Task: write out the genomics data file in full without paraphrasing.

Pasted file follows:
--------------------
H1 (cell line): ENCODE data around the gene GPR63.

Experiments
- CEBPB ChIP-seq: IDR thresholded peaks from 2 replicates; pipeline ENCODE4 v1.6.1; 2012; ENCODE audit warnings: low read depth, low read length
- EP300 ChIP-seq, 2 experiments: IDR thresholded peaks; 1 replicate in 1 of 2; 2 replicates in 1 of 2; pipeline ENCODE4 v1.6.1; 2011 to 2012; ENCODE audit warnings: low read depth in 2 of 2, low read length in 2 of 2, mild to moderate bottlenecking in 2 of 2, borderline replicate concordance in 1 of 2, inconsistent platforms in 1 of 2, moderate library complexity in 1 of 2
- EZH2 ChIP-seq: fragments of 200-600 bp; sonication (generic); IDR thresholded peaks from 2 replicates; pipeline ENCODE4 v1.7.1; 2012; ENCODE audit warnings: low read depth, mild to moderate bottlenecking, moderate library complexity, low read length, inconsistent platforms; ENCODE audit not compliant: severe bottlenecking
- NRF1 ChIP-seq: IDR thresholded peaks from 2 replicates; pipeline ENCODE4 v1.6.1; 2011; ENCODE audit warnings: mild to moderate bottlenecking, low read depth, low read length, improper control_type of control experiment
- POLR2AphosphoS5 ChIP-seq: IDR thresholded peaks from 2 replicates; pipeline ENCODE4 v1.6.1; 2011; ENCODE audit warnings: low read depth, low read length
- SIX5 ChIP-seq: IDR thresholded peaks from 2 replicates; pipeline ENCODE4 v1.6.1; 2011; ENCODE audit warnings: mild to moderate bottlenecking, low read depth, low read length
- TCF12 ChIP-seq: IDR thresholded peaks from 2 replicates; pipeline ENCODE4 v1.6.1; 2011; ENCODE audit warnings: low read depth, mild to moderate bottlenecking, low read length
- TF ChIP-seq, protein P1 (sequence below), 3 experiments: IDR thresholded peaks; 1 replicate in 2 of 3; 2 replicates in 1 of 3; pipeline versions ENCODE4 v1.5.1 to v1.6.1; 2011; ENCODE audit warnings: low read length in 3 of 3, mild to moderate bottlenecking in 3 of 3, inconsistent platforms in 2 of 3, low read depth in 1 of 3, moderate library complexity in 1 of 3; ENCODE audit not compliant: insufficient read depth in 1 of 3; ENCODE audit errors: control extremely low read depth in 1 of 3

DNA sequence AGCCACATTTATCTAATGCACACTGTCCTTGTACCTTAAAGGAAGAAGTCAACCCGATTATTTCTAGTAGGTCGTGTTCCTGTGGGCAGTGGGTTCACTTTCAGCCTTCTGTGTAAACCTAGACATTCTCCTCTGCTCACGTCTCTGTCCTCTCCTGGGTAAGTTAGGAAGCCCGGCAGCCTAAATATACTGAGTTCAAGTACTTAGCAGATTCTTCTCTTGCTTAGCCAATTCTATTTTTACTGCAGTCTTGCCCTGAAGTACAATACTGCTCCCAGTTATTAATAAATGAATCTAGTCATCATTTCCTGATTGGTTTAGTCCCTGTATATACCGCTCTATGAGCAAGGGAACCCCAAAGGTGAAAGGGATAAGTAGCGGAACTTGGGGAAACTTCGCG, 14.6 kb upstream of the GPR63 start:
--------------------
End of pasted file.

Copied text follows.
H1 (cell line): ENCODE data around the gene GPR63.

Experiments
- CEBPB ChIP-seq: IDR thresholded peaks from 2 replicates; pipeline ENCODE4 v1.6.1; 2012; ENCODE audit warnings: low read depth, low read length
- EP300 ChIP-seq, 2 experiments: IDR thresholded peaks; 1 replicate in 1 of 2; 2 replicates in 1 of 2; pipeline ENCODE4 v1.6.1; 2011 to 2012; ENCODE audit warnings: low read depth in 2 of 2, low read length in 2 of 2, mild to moderate bottlenecking in 2 of 2, borderline replicate concordance in 1 of 2, inconsistent platforms in 1 of 2, moderate library complexity in 1 of 2
- EZH2 ChIP-seq: fragments of 200-600 bp; sonication (generic); IDR thresholded peaks from 2 replicates; pipeline ENCODE4 v1.7.1; 2012; ENCODE audit warnings: low read depth, mild to moderate bottlenecking, moderate library complexity, low read length, inconsistent platforms; ENCODE audit not compliant: severe bottlenecking
- NRF1 ChIP-seq: IDR thresholded peaks from 2 replicates; pipeline ENCODE4 v1.6.1; 2011; ENCODE audit warnings: mild to moderate bottlenecking, low read depth, low read length, improper control_type of control experiment
- POLR2AphosphoS5 ChIP-seq: IDR thresholded peaks from 2 replicates; pipeline ENCODE4 v1.6.1; 2011; ENCODE audit warnings: low read depth, low read length
- SIX5 ChIP-seq: IDR thresholded peaks from 2 replicates; pipeline ENCODE4 v1.6.1; 2011; ENCODE audit warnings: mild to moderate bottlenecking, low read depth, low read length
- TCF12 ChIP-seq: IDR thresholded peaks from 2 replicates; pipeline ENCODE4 v1.6.1; 2011; ENCODE audit warnings: low read depth, mild to moderate bottlenecking, low read length
- TF ChIP-seq, protein P1 (sequence below), 3 experiments: IDR thresholded peaks; 1 replicate in 2 of 3; 2 replicates in 1 of 3; pipeline versions ENCODE4 v1.5.1 to v1.6.1; 2011; ENCODE audit warnings: low read length in 3 of 3, mild to moderate bottlenecking in 3 of 3, inconsistent platforms in 2 of 3, low read depth in 1 of 3, moderate library complexity in 1 of 3; ENCODE audit not compliant: insufficient read depth in 1 of 3; ENCODE audit errors: control extremely low read depth in 1 of 3

DNA sequence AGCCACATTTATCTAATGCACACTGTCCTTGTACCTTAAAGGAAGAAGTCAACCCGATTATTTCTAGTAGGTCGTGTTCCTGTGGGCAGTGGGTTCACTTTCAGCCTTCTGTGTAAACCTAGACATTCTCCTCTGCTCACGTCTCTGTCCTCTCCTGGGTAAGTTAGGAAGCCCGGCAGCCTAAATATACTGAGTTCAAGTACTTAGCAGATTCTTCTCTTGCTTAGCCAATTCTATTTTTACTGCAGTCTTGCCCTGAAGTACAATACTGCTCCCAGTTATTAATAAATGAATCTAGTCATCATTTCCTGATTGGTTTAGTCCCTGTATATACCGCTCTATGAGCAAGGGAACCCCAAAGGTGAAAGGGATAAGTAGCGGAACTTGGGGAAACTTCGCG, 14.6 kb upstream of the GPR63 start: